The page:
This past week, the Fondation d’enterprise Hermès and Aperture Foundation celebrated a new partnership in support of emerging photographers with the opening of “Eden,” an exhibition by Sylvain Couzinet-Jacques at the non-profit’s gallery in New York.
As the inaugural laureate of the program, the French photographer was invited to spend a year traveling the United States to create a new body of work. In an effort to ground the practice, Couzinet-Jacques purchased an old schoolhouse in the town of Eden, North Carolina, where he invited a group of sculptors, writers, and videographers to join him in exploring the ideas of community, materiality, and preservation.
Built in 1884, the Little Red Schoolhouse was once the oldest operating public school in the city, and was scheduled for demolition before the artist made it the subject of his exhibition. In “Eden,” a multitude of artistic interventions are presented to the viewer centering upon Couzinet-Jacques’ laborious effort to preserve (photographically) and rebuild (physically) the schoolhouse it its entirety. The first phase of this process can be seen in the exhibition’s monograph, which contains photographs and document scans of every inch of the house in its original state. Everything from chipped wooden beams to cigarette-burned linoleum floors is printed to scale to create a DNA-like code that, if cut from the pages of the book, can be reassembled as a second skin over the house.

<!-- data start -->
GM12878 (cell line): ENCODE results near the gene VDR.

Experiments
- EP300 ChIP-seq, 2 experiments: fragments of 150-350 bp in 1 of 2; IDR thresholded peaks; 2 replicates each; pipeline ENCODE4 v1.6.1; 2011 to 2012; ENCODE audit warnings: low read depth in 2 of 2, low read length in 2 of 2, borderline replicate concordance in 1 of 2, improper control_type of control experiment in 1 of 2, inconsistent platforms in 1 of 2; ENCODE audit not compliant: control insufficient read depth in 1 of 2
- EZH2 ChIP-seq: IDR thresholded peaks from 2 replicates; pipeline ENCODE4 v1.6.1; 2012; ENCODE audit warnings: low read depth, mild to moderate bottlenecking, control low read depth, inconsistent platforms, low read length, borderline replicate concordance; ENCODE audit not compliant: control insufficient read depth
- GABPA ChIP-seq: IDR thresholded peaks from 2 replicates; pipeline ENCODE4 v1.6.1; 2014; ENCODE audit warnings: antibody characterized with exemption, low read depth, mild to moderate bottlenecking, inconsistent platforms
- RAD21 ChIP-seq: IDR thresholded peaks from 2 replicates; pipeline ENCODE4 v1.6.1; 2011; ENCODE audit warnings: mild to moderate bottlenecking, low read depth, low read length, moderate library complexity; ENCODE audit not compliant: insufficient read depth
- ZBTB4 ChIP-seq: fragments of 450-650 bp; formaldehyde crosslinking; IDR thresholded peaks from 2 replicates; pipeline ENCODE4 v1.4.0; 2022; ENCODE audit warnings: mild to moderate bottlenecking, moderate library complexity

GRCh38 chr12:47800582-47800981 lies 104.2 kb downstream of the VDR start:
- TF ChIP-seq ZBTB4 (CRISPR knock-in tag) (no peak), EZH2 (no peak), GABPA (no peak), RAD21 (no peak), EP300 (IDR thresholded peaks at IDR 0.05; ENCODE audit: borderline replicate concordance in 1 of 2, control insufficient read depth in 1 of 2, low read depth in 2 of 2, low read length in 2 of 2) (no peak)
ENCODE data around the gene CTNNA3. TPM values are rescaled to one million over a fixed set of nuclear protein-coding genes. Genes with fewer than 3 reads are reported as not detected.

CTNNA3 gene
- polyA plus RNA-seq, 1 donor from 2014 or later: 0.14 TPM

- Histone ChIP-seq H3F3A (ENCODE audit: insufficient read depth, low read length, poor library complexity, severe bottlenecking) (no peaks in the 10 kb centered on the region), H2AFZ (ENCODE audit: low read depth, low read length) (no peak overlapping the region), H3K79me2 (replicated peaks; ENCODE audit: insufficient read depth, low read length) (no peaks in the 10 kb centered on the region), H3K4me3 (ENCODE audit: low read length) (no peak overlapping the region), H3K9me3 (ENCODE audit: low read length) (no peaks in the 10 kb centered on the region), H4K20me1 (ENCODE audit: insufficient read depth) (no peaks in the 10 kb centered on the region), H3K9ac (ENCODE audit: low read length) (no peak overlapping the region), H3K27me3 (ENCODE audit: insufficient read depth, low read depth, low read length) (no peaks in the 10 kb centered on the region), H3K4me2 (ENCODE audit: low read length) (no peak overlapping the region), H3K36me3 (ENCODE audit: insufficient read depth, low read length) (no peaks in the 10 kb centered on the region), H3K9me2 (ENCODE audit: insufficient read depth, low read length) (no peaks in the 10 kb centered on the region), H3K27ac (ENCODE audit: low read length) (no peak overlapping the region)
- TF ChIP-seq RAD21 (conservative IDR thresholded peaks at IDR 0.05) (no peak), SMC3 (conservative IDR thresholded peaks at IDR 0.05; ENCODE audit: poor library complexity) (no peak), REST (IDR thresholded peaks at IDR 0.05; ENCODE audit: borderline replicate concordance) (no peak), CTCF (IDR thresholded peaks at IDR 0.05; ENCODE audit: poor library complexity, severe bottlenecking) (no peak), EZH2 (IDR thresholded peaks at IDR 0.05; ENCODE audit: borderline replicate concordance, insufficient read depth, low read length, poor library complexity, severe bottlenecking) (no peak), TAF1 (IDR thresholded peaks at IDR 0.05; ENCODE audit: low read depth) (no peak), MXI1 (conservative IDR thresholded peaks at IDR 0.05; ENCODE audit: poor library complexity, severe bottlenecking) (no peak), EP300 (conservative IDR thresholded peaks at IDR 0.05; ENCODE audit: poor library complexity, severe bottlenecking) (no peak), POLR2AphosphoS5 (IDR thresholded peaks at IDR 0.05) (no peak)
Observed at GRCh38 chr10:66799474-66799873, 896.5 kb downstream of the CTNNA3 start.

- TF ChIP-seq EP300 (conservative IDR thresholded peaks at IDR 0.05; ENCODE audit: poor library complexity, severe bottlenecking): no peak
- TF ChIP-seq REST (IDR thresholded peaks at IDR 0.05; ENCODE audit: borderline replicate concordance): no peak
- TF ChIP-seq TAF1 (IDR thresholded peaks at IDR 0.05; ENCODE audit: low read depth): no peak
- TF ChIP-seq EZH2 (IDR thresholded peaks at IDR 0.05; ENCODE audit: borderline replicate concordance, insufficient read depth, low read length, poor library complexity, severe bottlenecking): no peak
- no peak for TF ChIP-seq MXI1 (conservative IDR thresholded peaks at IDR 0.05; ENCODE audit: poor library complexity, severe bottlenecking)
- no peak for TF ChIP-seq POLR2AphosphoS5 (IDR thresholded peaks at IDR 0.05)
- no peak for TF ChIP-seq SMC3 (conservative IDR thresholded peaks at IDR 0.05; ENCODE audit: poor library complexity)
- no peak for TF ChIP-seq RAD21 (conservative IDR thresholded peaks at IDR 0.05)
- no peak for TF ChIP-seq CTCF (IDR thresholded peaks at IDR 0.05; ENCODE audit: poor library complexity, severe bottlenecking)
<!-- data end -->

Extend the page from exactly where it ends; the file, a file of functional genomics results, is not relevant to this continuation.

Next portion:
Restoration of the house will commence at the close of the exhibition. As of right now, elements of the building have been reconstructed inside the gallery space to give viewers an intimate and immersive experience akin to that of the artist.
“Eden” is on view from now until January 19, 2017 at Aperture Gallery in New York.